Lovecraft Country / HBO MAX / Misha Green, J. J. Abrams, Jordan Peele, Bill Carraro, Yann Demange and Ben Stephenson, executive producers; Rachel Rusch Rich, Jonathan I. Kidd, Sonya Winton-Odamtten and Matt King, co-executive producers; Dana Robin, produced by
If Outstanding Drama Series went to the most ambitious program, Lovecraft Country would be at the top of the pack. The 1950s set sci-fi adventure traversed in plenty of genre conventions as its characters tried to move through the very bigoted South. Jonathan Majors once again proved himself to be a capable and engaging lead. While not all episodes were a home run, it certainly swung episode after episode. Already, Lovecraft Country won two awards at the Creative Arts Emmys, including Outstanding Performance by a Guest Actor in a Drama Series for Courtney B. Vance. The best shot for Lovecraft Country to win on Sunday would be in Supporting Actor for the late Michael K. Williams. If it were to win any other acting category or writing, there could be a path to victory in Drama Series. However, the show’s cancellation after one season puts it at a huge disadvantage in the top category.
The Mandalorian / Disney+ / Jon Favreau, Dave Filoni, Kathleen Kennedy and Colin Wilson, executive producers; Karen Gilchrist and Carrie Beck, co-executive producers; John Bartnicki, producer
Season two of The Mandelorian upped the ante in many different ways. The Mandalorian (Pedro Pascal) and Grogu (aka Baby Yoda) travel throughout the galaxy inching closer and closer to finding Grogu’s home. Confession time: the Star Wars universe has never been my favorite. However, The Mandalorian knows how to craft an entertaining and satisfying mission for even the Star Wars agnostics like myself. In particular, “The Marshal,” “The Jedi” and the epic season finale “The Rescue” best exemplified how TV can be as grand as a film, just in a more bite-sized package. Clearly, Emmy voters also loved season two. It won seven awards during the Creative Arts Emmys. As impressive as that sounds, this is the same number of Creative Arts Emmys that season one won, and that went on to lose every nomination at the Primetime Emmy Awards. It remains to be seen how well it can do this year. If it picks up Supporting Actor and Directing, The Mandelorian could be on its way to a spoiler win in Drama Series.
Pose / FX / Ryan Murphy, Brad Falchuk, Nina Jacobson, Brad Simpson, Alexis Martin Woodall, Sherry Marsh, Steven Canals and Janet Mock, executive producers; Our Lady J, co-executive producer; Tanase Popa, supervising producer; Lou Eyrich, Jeff Dickerson and Todd Nenninger, producers; Kip Davis Myers, produced by
Pose has been a historic and important television show. Over the course of three seasons, it painted a vibrant portrait of the rising ballroom scene in the 80s and 90s, how it influenced the Madonna “Vogue” trend and the devastation that AIDS brought upon the community. In its final season, Pose ended on a high note, giving satisfying endings to many of its beloved characters. Unfortunately, the writing in most of the third season, particularly in the earlier episodes, bounced between over-the-top, bald and lazy. The radical joy and ferocity that punctuated season two particularly had faded away to maudlin, predictable storylines. Still, at least it let out on a high note, which could help it at the Emmys. In the past, some shows like Game of Thrones or Breaking Bad have won the big prize for their final season. However, those shows were already Emmy favorites that they were going to miss. While Pose did well for season one, it only won Drama Actor, not Series. Additionally, it was snubbed in Drama Series for season two. If it is going to get any consolation prize for its final season, it would be in the writing or directing categories for its finale. It’s looking even more likely that Pose will get one of those prizes after it won three prizes at the Creative Arts Emmys (Outstanding Contemporary Costumes, Outstanding Contemporary Hairstyling, Outstanding Contemporary Makeup Non-Prosthetic).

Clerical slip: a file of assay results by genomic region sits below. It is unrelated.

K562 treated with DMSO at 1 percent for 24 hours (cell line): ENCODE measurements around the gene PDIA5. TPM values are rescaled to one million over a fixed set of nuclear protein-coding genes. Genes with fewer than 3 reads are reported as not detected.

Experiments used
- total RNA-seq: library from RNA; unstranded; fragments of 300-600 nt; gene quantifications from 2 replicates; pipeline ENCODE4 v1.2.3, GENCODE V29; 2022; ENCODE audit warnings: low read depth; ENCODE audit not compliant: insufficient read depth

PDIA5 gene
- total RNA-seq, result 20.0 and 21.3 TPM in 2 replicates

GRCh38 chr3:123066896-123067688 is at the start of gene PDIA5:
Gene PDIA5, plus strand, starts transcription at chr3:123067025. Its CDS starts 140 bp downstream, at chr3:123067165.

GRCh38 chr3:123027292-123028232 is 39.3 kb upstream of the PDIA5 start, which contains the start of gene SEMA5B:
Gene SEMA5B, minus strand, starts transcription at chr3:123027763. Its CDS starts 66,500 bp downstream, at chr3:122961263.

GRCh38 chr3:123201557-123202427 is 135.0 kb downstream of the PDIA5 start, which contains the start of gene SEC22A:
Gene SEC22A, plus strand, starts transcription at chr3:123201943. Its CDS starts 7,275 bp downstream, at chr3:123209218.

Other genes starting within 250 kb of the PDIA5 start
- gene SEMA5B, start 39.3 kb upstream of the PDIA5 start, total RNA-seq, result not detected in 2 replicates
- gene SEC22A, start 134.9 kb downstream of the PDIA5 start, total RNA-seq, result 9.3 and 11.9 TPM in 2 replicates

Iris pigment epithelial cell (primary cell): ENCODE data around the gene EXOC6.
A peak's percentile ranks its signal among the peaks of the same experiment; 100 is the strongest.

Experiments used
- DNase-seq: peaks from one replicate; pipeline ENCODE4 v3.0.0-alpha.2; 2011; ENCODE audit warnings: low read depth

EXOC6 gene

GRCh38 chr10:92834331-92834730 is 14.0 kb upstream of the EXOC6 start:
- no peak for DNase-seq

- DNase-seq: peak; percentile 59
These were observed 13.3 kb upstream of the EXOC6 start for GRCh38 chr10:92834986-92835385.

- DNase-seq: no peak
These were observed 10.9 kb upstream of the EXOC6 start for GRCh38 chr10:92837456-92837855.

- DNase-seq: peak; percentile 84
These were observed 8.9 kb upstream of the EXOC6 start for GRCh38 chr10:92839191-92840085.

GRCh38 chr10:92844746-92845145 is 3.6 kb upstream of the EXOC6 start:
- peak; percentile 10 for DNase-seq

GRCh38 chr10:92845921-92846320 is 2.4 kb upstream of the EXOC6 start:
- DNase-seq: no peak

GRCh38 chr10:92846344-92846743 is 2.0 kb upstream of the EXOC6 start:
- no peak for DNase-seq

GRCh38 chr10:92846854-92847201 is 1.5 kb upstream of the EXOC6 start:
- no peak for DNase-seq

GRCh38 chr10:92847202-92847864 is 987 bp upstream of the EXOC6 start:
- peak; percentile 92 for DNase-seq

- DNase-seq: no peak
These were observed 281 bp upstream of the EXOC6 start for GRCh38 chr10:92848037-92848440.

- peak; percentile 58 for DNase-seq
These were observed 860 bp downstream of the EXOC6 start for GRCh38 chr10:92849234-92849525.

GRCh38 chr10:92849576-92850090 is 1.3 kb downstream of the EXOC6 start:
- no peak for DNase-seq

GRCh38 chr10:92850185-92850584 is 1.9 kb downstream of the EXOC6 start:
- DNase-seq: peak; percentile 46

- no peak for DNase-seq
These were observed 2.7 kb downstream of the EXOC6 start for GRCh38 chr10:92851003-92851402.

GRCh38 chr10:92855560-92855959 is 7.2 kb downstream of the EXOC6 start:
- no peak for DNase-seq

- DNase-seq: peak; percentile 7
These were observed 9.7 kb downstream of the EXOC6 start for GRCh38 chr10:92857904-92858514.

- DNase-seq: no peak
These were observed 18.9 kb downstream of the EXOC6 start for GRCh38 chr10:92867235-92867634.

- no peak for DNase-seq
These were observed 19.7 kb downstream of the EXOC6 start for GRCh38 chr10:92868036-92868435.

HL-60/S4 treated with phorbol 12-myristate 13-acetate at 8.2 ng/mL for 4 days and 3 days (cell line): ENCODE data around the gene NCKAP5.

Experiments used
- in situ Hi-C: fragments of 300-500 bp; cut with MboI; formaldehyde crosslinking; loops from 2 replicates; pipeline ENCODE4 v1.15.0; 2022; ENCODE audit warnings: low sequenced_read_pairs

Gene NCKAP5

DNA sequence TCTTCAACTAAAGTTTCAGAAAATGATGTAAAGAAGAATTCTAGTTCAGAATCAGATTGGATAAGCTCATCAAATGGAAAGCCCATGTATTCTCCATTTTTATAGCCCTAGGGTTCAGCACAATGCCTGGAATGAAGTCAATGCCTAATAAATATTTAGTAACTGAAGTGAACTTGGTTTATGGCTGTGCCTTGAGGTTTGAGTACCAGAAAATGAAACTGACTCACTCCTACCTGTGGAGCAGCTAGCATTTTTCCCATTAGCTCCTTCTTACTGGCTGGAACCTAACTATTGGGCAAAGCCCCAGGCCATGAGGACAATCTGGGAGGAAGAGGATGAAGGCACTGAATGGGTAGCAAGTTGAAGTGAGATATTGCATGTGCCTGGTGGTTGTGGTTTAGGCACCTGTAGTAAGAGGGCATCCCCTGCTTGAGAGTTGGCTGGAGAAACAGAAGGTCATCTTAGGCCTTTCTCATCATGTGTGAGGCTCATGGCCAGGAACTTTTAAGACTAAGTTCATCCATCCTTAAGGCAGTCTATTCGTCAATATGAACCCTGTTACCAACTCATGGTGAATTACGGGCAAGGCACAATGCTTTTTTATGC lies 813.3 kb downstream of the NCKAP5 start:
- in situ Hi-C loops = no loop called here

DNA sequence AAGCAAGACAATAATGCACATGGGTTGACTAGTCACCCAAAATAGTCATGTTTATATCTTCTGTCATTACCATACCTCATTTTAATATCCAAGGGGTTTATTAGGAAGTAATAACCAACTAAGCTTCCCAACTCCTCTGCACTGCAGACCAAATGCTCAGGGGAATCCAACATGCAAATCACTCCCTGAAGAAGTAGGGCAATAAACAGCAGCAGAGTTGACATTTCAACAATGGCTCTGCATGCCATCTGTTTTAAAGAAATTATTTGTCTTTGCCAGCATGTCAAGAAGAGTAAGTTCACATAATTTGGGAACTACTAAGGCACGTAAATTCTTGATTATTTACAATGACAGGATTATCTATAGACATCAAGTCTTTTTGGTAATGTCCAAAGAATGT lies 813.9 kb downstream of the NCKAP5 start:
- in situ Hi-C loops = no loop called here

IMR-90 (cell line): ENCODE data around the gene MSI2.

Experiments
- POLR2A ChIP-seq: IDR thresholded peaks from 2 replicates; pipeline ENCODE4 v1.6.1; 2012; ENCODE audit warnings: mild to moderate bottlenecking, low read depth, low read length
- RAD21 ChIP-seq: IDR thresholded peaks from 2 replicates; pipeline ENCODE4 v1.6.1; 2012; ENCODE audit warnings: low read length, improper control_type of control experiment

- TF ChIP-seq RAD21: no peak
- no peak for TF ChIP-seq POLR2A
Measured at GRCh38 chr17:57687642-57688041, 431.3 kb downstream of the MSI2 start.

This Is Us / NBC / John Requa, Glenn Ficarra, Charles Gogolak, Ken Olin, Isaac Aptaker, Elizabeth Berger, Dan Fogelman and Jess Rosenthal, executive producers; Kay Oyegun, Casey Johnson, David Windsor, Vera Herbert, Julia Brownell, Kevin Falls, K.J. Steinberg and Steve Beers, co-executive producers; Elan Mastai, supervising producer; Nick Pavonetti, producer; Cathy Mickel Gibson, produced by
Everyone loves a good cry. This Is Us became an instant hit thanks to its strong emotional twists, great performances led by Sterling K. Brown (nominated this year) and cross-timeline episodes engineered to make one cry. Sadly, after five years, This Is Us seems to have wrung its audience dry. The COVID season has been topical for sure, with the “Forty” episode digging into race in a more impactful way, particularly in the wake of George Floyd. While that conversation is necessary, it feels like the one bright spot in a show that seems to be running out of ideas. What other maladies can the Pearson family endure? In the past four seasons, This Is Us has won all four of its Emmys for acting (once in Lead Actor and three times in Guest Actor). The fact that This Is Us lost all of its Creative Arts Emmys doesn’t bode well for its chances in Drama Series. Plus, it still has never been nominated for writing or directing over its five seasons. For these reasons, the NBC Drama is the least likely to win of the bunch.
Prediction: The Crown
Preference: The Crown
Sleeper: The Mandalorian